Colorado state Sen. Tim Neville, who last year introduced a bill requiring a doctor to perform a vaginal ultrasound on a woman seeking an abortion, is a leading GOP contender so far to take on pro-choice Sen. Michael Bennet next year.
Rep. Mike Coffman, an ardently anti-choice Republican, included the PPAF logo in his campaign ad last year in an effort to appeal to women voters.
As women, the LGBTQ community, and Latinos gain political and consumer power, Coors and its competitors have scrambled to target these groups. But the family behind the company continues to pump millions of dollars into powerful anti-choice, anti-immigrant organizations.
Colorado Republicans will at best see a neutral response by general-election voters and at worst face a serious backlash in next year’s election as a result of their continued attacks on Planned Parenthood, political analysts say.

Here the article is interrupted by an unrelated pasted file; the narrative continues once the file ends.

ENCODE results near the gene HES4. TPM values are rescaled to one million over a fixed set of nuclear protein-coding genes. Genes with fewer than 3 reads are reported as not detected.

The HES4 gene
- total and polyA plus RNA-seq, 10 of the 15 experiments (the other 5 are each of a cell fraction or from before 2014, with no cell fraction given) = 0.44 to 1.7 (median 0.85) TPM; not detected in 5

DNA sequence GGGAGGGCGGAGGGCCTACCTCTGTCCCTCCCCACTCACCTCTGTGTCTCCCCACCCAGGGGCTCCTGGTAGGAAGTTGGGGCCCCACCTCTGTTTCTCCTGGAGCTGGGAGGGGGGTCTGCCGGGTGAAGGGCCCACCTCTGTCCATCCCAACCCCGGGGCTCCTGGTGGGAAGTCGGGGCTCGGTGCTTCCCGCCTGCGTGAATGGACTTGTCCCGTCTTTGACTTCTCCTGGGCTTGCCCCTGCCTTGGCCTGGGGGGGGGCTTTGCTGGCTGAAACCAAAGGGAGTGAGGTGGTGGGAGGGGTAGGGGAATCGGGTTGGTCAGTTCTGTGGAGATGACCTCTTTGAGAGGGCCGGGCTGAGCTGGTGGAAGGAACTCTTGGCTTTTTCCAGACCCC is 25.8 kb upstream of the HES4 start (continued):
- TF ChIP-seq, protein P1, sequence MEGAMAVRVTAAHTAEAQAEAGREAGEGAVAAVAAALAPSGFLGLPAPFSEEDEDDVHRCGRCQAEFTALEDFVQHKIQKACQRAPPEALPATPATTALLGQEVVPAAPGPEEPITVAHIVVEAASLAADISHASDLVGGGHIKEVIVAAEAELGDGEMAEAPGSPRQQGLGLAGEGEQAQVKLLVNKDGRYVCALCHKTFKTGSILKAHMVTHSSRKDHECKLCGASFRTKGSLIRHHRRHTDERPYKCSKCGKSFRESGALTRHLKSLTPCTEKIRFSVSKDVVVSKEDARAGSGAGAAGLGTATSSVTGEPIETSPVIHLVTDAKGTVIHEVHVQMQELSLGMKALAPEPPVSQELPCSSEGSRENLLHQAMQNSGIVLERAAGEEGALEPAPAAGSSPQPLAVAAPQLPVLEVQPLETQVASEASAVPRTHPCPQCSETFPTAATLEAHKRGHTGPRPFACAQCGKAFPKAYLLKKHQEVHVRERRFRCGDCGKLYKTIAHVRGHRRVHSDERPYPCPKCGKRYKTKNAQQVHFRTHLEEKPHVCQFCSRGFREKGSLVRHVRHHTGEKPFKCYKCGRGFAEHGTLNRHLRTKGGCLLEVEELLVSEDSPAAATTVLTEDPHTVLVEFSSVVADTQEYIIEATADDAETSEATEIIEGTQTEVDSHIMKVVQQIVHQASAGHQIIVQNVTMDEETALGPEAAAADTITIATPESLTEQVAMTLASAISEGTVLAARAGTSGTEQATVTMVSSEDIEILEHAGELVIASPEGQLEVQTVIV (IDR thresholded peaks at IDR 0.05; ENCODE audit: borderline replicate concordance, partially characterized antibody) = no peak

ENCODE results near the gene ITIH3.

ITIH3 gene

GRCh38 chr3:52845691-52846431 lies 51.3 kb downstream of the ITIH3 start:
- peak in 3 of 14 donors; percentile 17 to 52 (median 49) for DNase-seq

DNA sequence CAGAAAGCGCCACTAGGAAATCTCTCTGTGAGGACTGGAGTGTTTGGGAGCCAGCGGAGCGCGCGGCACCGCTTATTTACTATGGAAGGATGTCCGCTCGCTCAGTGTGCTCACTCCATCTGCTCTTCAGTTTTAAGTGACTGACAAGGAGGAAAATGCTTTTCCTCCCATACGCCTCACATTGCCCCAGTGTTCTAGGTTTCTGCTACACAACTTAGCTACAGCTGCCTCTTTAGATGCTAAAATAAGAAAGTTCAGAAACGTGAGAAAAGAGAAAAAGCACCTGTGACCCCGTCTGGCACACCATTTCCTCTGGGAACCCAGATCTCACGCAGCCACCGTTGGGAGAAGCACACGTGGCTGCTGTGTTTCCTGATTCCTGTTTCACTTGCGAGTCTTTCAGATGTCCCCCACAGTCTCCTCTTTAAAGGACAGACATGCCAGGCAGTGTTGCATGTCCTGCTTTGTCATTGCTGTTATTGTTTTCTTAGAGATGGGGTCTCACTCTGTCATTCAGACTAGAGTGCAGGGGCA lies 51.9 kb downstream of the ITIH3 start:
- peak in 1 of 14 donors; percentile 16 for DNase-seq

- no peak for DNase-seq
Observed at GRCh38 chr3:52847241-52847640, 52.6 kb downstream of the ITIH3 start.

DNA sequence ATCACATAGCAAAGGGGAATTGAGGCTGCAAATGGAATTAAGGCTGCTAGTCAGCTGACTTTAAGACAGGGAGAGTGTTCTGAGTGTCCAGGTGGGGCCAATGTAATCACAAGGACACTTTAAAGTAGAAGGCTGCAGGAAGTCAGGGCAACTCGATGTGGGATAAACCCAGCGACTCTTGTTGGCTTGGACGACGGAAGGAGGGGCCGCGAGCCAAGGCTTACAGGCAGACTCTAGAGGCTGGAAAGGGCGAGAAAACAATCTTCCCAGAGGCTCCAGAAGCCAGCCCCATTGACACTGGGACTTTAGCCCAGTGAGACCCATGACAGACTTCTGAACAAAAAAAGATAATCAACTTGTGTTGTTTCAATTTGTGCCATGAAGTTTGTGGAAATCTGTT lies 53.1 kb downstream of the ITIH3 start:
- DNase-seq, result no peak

After voting to defund Planned Parenthood, but still using the organization’s logo last year in a campaign ad aimed at gaining women’s votes in his swing district, Rep. Mike Coffman (R-CO) now broadly attacks the women’s health organization.
Days after Rep. Cory Gardner (R-CO), who’s hoping to unseat Democratic Sen. Mark Udall, dropped his longstanding support of the amendment, Rep. Mike Coffman (R-CO), who also had long supported the measure, backed off it as well.
One of the country’s most ardent anti-choice Congressmen, Rep. Mike Coffman (R-CO), is in danger of losing his newly re-drawn House seat to pro-choice Democrat Andrew Romanoff. Abortion issues are likely to take center stage in their race next year.
Romney running mate Paul Ryan, who’s endorsed personhood at the federal level, will have to decide whether to un-endorse the measure or stand behind it.
Rep. Mike Coffman (R-CO) has supported Colorado personhood amendments, which would ban all abortions and some common forms of birth control. Now, he’s announced he will not endorse a personhood measure this year. Why not?